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      I think I say this about your stories every time Marien: I love your use of the language (each line is like a little firework display of surprise) … but I get a bit lost in the story per se. This one wanders about a lot, which doesn’t mean it’s not pleasurable to read – just that I’m not really sure what it’s about! (It might mean that I’m not perceptive enough, though!)

      Reply
      • June 26, 2022 at 12:56 pm
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        Oh, and coincidentally, I had a crown drop out the other day, too, and the way you describe the experience is perfect.

        Reply
  • June 14, 2022 at 7:58 pm
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    KITCHEN KRISIS

    Violeta was a very attractive, violet-coloured vacuum cleaner. She was shiny, spanking new and highly efficient, with all the latest design features (super-suction, a special triple-function head, wheels that were just as slick on carpet as on parquet, a fully-flexible hose, a retractable lead … you name it). The only thing she didn’t have was an ounce of humility.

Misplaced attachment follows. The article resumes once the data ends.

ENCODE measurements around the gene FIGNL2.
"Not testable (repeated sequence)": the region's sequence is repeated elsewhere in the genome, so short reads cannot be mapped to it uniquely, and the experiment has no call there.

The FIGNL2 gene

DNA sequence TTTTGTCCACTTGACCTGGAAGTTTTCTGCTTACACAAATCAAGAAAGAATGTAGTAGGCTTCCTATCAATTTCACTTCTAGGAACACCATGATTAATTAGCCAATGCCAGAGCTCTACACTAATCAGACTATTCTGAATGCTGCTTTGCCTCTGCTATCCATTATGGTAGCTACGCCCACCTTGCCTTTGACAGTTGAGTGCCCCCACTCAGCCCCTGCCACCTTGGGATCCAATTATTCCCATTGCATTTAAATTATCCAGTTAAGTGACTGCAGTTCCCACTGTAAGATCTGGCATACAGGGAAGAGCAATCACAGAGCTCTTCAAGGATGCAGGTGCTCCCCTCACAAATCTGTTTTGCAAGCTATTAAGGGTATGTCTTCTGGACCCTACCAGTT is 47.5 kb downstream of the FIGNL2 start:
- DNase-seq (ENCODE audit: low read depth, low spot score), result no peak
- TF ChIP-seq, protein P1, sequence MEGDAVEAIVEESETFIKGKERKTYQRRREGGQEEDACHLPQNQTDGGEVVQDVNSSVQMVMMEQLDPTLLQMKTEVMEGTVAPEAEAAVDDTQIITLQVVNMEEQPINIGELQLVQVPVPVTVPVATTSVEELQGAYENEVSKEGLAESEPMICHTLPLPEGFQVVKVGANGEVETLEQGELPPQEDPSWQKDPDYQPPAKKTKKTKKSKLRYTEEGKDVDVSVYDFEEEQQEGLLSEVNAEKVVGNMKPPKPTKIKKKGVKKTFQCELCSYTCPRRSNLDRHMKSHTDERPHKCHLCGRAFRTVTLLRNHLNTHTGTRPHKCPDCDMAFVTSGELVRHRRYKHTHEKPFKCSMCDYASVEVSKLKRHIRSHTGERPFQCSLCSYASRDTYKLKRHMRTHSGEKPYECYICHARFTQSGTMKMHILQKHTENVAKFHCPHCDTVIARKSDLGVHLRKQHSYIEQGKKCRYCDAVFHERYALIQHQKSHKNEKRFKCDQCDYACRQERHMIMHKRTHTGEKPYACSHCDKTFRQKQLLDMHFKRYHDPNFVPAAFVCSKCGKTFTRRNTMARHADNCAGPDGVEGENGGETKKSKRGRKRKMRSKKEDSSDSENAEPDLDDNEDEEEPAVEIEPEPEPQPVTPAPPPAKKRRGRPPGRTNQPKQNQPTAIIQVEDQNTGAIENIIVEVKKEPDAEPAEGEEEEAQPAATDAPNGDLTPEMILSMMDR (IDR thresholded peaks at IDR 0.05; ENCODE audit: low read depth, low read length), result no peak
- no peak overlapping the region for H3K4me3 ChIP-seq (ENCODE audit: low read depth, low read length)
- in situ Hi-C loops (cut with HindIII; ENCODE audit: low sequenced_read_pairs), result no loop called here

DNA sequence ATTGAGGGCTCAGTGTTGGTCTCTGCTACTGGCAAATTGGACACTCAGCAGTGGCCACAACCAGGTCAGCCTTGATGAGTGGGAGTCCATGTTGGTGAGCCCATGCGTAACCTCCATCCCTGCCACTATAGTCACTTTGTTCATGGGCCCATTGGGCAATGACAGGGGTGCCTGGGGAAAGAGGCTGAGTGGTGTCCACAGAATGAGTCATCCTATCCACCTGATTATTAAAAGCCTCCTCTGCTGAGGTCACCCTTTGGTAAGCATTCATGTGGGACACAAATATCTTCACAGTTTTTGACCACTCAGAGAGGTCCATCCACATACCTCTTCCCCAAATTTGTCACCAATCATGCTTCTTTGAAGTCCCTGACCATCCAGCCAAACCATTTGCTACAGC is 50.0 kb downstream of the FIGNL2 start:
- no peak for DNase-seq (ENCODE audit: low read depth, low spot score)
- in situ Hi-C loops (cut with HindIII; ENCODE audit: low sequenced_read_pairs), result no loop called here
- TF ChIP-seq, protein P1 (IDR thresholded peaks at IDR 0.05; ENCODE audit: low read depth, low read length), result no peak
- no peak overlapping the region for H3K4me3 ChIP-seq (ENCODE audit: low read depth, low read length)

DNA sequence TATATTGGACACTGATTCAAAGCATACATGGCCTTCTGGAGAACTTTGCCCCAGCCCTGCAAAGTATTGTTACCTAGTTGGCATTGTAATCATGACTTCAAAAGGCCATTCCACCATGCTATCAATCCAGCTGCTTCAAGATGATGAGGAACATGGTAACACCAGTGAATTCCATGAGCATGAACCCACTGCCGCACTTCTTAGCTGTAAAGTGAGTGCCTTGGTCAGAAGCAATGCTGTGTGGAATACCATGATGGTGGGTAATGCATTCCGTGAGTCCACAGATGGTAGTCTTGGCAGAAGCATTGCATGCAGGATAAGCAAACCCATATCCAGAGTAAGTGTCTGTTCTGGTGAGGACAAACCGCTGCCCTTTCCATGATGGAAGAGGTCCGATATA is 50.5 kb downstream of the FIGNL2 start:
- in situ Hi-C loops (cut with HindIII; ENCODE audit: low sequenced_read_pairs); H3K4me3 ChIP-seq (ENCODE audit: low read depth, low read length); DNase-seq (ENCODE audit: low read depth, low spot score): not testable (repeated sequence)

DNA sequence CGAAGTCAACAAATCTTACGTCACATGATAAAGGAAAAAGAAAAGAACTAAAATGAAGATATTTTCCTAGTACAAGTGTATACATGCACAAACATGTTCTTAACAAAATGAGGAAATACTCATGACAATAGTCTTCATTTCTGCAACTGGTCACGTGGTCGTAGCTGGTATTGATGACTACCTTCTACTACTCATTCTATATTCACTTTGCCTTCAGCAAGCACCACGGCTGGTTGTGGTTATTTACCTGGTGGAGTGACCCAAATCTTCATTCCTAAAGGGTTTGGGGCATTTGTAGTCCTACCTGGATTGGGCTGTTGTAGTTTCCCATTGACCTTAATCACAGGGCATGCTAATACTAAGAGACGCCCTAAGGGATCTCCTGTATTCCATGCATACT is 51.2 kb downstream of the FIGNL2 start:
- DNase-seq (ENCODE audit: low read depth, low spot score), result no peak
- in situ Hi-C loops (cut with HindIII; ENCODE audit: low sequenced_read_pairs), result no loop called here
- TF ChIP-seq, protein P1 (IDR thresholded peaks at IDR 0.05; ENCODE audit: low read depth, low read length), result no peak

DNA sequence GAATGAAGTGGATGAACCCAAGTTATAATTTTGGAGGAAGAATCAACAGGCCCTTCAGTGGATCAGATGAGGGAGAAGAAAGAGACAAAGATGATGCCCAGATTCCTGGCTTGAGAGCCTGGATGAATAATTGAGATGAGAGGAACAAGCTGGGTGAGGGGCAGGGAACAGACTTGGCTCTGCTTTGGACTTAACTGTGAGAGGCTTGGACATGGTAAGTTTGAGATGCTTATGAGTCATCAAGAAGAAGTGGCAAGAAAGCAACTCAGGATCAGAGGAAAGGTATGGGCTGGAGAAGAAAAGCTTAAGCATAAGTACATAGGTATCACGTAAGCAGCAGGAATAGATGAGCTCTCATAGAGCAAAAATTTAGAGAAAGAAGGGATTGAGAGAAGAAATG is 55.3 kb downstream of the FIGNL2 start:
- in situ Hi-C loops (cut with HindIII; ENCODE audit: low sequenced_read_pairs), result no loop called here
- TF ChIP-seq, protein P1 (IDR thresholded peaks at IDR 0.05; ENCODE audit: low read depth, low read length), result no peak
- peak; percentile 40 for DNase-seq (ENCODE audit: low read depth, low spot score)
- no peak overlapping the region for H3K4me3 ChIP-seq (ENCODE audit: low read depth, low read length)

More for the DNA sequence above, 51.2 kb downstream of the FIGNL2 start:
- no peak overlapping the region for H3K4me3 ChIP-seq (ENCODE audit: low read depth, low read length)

This gave her the precise quality to be bossy, and practically all the other appliances bowed to her perceived authority the moment the lady of the house brought her home. When the latter had left the kitchen, Violeta addressed the assembly, all jostling for position to get the best view of the newcomer.

    “Greetings, underlings,” she huffed, waving her head about on her long neck. “My name is Violeta, and I have arrived!” Other appliances might have taken umbrage at being addressed thus, but not these (the washing machine, the micro-wave, the electric cooker, the mixer, etc.), for they had learned laid-backness from one of their number.